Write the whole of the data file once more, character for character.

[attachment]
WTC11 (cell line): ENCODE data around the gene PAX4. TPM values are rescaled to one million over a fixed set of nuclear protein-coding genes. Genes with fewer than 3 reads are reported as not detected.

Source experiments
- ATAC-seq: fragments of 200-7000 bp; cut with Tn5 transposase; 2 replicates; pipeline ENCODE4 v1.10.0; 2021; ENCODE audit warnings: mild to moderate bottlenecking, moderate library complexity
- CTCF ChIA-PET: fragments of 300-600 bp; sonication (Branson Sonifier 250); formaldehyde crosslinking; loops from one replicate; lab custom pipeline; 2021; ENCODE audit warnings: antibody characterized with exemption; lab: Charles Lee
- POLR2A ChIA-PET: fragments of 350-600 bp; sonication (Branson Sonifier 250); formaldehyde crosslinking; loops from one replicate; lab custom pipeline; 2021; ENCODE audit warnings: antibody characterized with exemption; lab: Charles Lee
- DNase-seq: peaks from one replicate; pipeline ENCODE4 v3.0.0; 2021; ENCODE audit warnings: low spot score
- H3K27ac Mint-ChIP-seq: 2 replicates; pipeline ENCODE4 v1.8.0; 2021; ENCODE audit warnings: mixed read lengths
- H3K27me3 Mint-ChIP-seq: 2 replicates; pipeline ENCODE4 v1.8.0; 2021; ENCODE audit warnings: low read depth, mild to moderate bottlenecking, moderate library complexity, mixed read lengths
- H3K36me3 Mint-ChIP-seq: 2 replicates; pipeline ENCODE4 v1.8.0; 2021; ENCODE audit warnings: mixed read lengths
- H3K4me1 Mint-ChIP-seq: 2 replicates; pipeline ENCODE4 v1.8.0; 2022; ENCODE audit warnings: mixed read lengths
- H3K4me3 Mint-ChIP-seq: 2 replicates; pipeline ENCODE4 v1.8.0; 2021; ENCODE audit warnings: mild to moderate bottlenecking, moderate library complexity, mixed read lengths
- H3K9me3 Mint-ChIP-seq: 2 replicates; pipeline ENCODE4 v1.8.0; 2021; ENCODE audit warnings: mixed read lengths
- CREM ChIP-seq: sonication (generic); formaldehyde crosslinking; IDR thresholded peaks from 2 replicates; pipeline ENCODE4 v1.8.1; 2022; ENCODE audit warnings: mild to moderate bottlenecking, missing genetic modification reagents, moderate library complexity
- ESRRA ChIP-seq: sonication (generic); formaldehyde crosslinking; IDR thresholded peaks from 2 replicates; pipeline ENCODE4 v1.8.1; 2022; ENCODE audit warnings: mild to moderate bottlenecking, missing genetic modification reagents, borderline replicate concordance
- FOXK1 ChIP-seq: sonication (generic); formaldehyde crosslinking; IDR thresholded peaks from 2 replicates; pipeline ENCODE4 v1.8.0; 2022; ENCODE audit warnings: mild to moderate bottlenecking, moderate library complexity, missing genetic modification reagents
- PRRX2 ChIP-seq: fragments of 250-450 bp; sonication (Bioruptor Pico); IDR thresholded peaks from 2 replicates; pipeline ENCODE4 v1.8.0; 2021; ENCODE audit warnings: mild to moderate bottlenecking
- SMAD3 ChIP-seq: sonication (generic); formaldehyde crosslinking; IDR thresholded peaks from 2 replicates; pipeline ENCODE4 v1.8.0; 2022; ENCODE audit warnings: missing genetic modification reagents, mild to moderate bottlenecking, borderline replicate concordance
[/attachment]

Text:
WTC11 (cell line): ENCODE data around the gene PAX4. TPM values are rescaled to one million over a fixed set of nuclear protein-coding genes. Genes with fewer than 3 reads are reported as not detected.

Source experiments
- ATAC-seq: fragments of 200-7000 bp; cut with Tn5 transposase; 2 replicates; pipeline ENCODE4 v1.10.0; 2021; ENCODE audit warnings: mild to moderate bottlenecking, moderate library complexity
- CTCF ChIA-PET: fragments of 300-600 bp; sonication (Branson Sonifier 250); formaldehyde crosslinking; loops from one replicate; lab custom pipeline; 2021; ENCODE audit warnings: antibody characterized with exemption; lab: Charles Lee
- POLR2A ChIA-PET: fragments of 350-600 bp; sonication (Branson Sonifier 250); formaldehyde crosslinking; loops from one replicate; lab custom pipeline; 2021; ENCODE audit warnings: antibody characterized with exemption; lab: Charles Lee
- DNase-seq: peaks from one replicate; pipeline ENCODE4 v3.0.0; 2021; ENCODE audit warnings: low spot score
- H3K27ac Mint-ChIP-seq: 2 replicates; pipeline ENCODE4 v1.8.0; 2021; ENCODE audit warnings: mixed read lengths
- H3K27me3 Mint-ChIP-seq: 2 replicates; pipeline ENCODE4 v1.8.0; 2021; ENCODE audit warnings: low read depth, mild to moderate bottlenecking, moderate library complexity, mixed read lengths
- H3K36me3 Mint-ChIP-seq: 2 replicates; pipeline ENCODE4 v1.8.0; 2021; ENCODE audit warnings: mixed read lengths
- H3K4me1 Mint-ChIP-seq: 2 replicates; pipeline ENCODE4 v1.8.0; 2022; ENCODE audit warnings: mixed read lengths
- H3K4me3 Mint-ChIP-seq: 2 replicates; pipeline ENCODE4 v1.8.0; 2021; ENCODE audit warnings: mild to moderate bottlenecking, moderate library complexity, mixed read lengths
- H3K9me3 Mint-ChIP-seq: 2 replicates; pipeline ENCODE4 v1.8.0; 2021; ENCODE audit warnings: mixed read lengths
- CREM ChIP-seq: sonication (generic); formaldehyde crosslinking; IDR thresholded peaks from 2 replicates; pipeline ENCODE4 v1.8.1; 2022; ENCODE audit warnings: mild to moderate bottlenecking, missing genetic modification reagents, moderate library complexity
- ESRRA ChIP-seq: sonication (generic); formaldehyde crosslinking; IDR thresholded peaks from 2 replicates; pipeline ENCODE4 v1.8.1; 2022; ENCODE audit warnings: mild to moderate bottlenecking, missing genetic modification reagents, borderline replicate concordance
- FOXK1 ChIP-seq: sonication (generic); formaldehyde crosslinking; IDR thresholded peaks from 2 replicates; pipeline ENCODE4 v1.8.0; 2022; ENCODE audit warnings: mild to moderate bottlenecking, moderate library complexity, missing genetic modification reagents
- PRRX2 ChIP-seq: fragments of 250-450 bp; sonication (Bioruptor Pico); IDR thresholded peaks from 2 replicates; pipeline ENCODE4 v1.8.0; 2021; ENCODE audit warnings: mild to moderate bottlenecking
- SMAD3 ChIP-seq: sonication (generic); formaldehyde crosslinking; IDR thresholded peaks from 2 replicates; pipeline ENCODE4 v1.8.0; 2022; ENCODE audit warnings: missing genetic modification reagents, mild to moderate bottlenecking, borderline replicate concordance